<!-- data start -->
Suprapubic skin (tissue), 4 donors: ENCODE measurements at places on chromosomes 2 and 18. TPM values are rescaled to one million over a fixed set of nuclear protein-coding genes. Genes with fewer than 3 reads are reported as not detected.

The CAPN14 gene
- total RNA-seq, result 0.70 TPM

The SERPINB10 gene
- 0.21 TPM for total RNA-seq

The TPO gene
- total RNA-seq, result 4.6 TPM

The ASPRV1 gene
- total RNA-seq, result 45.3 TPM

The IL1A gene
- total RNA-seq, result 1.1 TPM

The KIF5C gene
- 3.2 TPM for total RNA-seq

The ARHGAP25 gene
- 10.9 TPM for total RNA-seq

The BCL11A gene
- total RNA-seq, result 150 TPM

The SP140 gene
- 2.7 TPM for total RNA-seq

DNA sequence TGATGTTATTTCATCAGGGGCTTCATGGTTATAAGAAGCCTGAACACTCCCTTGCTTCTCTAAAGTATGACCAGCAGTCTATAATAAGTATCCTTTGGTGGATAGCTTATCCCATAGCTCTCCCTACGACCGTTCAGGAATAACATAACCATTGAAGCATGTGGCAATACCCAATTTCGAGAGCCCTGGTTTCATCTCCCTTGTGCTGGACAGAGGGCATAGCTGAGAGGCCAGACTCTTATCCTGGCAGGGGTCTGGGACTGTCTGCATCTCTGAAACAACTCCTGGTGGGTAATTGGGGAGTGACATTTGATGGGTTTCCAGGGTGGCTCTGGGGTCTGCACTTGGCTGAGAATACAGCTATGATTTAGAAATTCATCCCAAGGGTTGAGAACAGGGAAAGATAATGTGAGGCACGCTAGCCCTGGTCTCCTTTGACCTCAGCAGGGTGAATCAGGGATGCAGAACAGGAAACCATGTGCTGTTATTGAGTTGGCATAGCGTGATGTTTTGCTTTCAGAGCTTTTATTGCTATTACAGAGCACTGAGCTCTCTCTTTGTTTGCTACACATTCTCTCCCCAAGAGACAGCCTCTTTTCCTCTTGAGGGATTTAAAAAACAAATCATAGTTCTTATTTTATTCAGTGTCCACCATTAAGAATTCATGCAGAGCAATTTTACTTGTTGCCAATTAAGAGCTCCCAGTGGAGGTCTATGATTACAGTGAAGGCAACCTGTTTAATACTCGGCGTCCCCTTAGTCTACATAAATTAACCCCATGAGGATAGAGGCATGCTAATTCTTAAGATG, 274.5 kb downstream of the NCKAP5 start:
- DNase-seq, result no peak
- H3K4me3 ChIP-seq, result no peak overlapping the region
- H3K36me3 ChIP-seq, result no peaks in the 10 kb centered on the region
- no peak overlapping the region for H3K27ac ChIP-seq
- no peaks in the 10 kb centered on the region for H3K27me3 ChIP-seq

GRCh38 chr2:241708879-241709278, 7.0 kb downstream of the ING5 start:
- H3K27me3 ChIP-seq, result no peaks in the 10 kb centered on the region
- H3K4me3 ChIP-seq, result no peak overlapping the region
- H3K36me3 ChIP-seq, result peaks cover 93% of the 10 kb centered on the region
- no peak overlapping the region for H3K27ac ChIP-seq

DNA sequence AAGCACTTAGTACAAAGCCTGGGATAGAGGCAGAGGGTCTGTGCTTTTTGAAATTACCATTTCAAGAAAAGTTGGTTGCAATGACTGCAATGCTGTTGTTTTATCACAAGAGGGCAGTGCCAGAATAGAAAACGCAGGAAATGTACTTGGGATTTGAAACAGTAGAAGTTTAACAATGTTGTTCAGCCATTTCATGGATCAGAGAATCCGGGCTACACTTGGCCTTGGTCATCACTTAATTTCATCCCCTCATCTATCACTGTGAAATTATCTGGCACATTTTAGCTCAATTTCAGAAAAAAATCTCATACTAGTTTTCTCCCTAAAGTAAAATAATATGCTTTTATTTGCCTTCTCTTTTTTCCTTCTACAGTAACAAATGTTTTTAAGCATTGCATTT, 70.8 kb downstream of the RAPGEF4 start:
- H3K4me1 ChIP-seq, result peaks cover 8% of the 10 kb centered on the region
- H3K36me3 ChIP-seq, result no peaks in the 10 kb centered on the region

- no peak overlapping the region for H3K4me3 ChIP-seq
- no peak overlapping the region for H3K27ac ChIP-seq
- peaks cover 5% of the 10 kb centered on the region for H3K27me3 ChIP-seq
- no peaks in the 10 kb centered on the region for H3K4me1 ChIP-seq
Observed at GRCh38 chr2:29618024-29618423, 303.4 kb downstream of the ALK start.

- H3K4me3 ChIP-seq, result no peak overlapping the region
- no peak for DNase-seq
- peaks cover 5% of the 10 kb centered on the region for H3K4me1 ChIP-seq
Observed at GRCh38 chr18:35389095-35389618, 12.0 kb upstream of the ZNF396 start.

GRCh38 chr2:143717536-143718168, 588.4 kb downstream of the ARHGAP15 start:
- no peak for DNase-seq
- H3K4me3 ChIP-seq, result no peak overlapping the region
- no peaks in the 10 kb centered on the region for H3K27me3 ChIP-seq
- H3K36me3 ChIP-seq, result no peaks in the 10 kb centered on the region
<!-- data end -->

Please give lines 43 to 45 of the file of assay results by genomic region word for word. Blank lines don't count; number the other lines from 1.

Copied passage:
GRCh38 chr2:143717536-143718168, 588.4 kb downstream of the ARHGAP15 start:
- no peak for DNase-seq
- H3K4me3 ChIP-seq, result no peak overlapping the region